The Atlantic swordfish fishery is one of several Canadian fisheries currently seeking a highly coveted — and increasingly controversial — ecolabel certification for their products. Offered by the Marine Stewardship Council (MSC), a non-profit organization based in the UK, the label is meant to help consumers identify seafood that is sustainably caught and allow them to make environmentally friendly choices about the food they buy.
As a sustainable fisheries analyst, I was surprised to see one of Canada's most egregious fisheries apply for this ecolabel. The David Suzuki Foundation submitted a full report last July as to why the longline fishery does not meet the sustainability standards outlined by the MSC - largely because of its serious problem with bycatch, or the unintentional capture of endangered or threatened turtles and sharks. For every 100 kg of swordfish or other marketable species brought to the dock, about 70 kg of other marine animals are discarded overboard. It's a problem that has landed the Atlantic longline fishery on consumer redlists around the world, and has even been recognized by the federal government.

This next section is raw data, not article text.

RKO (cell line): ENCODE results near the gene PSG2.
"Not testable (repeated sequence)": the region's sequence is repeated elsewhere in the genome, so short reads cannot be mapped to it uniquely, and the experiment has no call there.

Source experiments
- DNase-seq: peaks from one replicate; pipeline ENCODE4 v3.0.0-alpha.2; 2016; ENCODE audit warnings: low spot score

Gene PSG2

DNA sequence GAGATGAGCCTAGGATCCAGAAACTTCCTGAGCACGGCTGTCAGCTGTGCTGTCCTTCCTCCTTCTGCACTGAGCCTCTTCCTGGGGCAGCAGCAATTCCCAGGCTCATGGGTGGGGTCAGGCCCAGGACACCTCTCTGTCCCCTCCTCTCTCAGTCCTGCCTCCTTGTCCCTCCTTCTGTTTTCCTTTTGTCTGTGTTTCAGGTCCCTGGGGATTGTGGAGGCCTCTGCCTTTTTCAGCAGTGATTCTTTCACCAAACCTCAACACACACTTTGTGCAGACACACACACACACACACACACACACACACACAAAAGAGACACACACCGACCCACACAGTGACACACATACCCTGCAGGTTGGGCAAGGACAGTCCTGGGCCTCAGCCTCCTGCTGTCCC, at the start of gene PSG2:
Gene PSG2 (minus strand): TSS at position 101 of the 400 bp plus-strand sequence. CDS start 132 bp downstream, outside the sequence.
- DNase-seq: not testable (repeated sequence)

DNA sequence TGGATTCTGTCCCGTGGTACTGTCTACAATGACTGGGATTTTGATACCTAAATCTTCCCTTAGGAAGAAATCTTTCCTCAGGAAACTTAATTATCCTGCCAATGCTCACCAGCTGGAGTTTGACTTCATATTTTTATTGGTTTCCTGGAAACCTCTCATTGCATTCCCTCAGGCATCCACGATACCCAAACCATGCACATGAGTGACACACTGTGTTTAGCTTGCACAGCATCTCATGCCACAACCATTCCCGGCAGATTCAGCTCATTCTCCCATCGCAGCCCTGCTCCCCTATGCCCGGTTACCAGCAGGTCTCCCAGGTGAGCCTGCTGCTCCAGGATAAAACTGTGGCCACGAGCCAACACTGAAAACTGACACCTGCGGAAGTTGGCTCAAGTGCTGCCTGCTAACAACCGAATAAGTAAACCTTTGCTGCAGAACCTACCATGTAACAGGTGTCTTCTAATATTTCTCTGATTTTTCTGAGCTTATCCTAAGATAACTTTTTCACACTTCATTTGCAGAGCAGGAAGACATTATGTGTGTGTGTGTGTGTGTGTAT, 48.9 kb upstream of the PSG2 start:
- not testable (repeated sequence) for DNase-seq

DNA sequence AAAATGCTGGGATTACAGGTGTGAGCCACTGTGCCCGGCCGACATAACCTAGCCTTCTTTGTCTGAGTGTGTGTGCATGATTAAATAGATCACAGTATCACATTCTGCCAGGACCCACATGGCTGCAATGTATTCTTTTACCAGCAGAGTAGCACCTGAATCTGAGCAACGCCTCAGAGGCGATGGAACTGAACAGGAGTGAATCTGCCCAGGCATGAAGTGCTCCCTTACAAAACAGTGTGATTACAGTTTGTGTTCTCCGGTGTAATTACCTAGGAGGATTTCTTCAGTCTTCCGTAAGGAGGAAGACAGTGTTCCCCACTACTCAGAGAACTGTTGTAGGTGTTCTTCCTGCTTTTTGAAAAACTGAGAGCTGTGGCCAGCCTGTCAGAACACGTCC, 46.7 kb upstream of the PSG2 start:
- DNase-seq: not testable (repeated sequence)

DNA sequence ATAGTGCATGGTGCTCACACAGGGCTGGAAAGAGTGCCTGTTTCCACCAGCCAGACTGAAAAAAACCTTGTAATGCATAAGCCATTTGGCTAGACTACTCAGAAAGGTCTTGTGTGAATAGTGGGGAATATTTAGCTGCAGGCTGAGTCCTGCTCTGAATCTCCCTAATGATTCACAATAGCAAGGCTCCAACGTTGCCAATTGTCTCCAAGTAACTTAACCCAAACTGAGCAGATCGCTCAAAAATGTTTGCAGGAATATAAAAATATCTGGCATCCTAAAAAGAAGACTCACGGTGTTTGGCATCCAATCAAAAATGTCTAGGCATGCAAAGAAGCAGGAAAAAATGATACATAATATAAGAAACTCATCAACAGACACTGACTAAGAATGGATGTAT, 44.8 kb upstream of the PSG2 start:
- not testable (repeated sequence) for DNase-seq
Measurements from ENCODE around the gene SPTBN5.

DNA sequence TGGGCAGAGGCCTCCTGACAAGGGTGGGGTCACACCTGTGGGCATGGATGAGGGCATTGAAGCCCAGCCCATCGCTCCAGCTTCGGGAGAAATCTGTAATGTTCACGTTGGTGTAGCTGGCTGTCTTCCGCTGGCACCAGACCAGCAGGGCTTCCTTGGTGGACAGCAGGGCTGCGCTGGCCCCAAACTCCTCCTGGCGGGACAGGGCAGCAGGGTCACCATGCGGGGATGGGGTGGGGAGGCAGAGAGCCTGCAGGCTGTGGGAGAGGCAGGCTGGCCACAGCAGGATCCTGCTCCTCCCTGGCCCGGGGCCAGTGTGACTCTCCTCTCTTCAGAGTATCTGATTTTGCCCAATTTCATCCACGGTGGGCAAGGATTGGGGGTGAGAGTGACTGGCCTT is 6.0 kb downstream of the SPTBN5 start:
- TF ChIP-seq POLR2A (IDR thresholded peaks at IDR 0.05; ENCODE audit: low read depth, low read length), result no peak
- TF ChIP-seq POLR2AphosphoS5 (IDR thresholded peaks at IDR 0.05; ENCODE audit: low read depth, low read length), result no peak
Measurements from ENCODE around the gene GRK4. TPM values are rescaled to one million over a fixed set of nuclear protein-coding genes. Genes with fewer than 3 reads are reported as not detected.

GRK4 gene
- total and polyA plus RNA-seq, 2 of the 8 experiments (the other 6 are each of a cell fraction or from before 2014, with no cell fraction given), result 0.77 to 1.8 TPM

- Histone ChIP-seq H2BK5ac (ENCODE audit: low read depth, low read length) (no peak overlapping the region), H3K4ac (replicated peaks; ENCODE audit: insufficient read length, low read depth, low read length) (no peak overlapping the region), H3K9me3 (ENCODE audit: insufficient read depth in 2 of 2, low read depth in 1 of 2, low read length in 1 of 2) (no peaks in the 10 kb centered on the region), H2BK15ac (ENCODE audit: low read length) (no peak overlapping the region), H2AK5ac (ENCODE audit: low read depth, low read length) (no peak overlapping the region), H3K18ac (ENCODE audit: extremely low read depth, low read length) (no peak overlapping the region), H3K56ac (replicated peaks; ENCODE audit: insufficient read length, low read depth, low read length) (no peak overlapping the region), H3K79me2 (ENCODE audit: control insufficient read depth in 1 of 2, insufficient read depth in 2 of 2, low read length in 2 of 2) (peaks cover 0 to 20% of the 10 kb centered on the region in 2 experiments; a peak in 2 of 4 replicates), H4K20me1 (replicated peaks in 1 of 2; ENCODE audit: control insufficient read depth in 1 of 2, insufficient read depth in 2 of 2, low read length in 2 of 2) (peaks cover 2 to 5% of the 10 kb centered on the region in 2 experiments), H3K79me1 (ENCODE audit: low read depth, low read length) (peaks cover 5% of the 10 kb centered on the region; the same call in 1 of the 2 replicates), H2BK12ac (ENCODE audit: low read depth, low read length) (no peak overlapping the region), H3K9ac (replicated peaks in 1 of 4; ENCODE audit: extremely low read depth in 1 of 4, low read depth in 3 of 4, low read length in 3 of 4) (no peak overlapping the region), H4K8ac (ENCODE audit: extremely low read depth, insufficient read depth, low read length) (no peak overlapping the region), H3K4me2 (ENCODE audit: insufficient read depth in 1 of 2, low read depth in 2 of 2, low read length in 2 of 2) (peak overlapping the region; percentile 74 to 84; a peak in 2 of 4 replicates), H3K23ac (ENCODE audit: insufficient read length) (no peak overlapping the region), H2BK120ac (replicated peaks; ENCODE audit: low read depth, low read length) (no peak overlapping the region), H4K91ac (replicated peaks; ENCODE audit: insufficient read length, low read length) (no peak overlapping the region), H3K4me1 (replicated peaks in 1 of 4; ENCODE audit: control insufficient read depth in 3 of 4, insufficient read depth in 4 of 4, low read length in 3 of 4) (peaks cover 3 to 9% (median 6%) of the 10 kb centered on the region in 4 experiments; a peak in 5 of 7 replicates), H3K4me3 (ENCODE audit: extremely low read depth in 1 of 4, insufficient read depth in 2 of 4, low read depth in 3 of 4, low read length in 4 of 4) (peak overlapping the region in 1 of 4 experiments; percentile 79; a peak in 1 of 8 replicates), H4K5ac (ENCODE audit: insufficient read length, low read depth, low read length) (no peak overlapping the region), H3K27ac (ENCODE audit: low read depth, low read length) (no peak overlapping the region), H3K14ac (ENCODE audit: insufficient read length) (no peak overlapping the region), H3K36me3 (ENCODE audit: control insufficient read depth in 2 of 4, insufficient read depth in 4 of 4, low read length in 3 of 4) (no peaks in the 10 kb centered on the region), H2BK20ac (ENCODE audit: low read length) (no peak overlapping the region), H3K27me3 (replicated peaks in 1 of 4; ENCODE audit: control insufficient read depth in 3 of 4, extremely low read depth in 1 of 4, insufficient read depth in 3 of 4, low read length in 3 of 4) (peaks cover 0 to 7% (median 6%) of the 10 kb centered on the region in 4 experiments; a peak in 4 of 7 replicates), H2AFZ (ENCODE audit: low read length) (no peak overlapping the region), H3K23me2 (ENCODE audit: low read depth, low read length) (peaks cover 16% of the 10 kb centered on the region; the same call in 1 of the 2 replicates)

In the upcoming months, the public will hear the results of this application and whether or not the Atlantic longline fishery is considered sustainable by the MSC's standards. The MSC program aims to encourage better fishing practices by creating demand for sustainably caught seafood. By certifying the longline fishery, the MSC would be setting a poor standard for global pelagic fisheries and undermining the credibility of its own label.
Ecolabelling can already be confusing to consumers. Certifying a fishery that kills endangered sharks and turtles in very high numbers is not only confusing, but may also diminish any motivation from industry and government to actually engage in the necessary reform processes required to make the fishery more sustainable.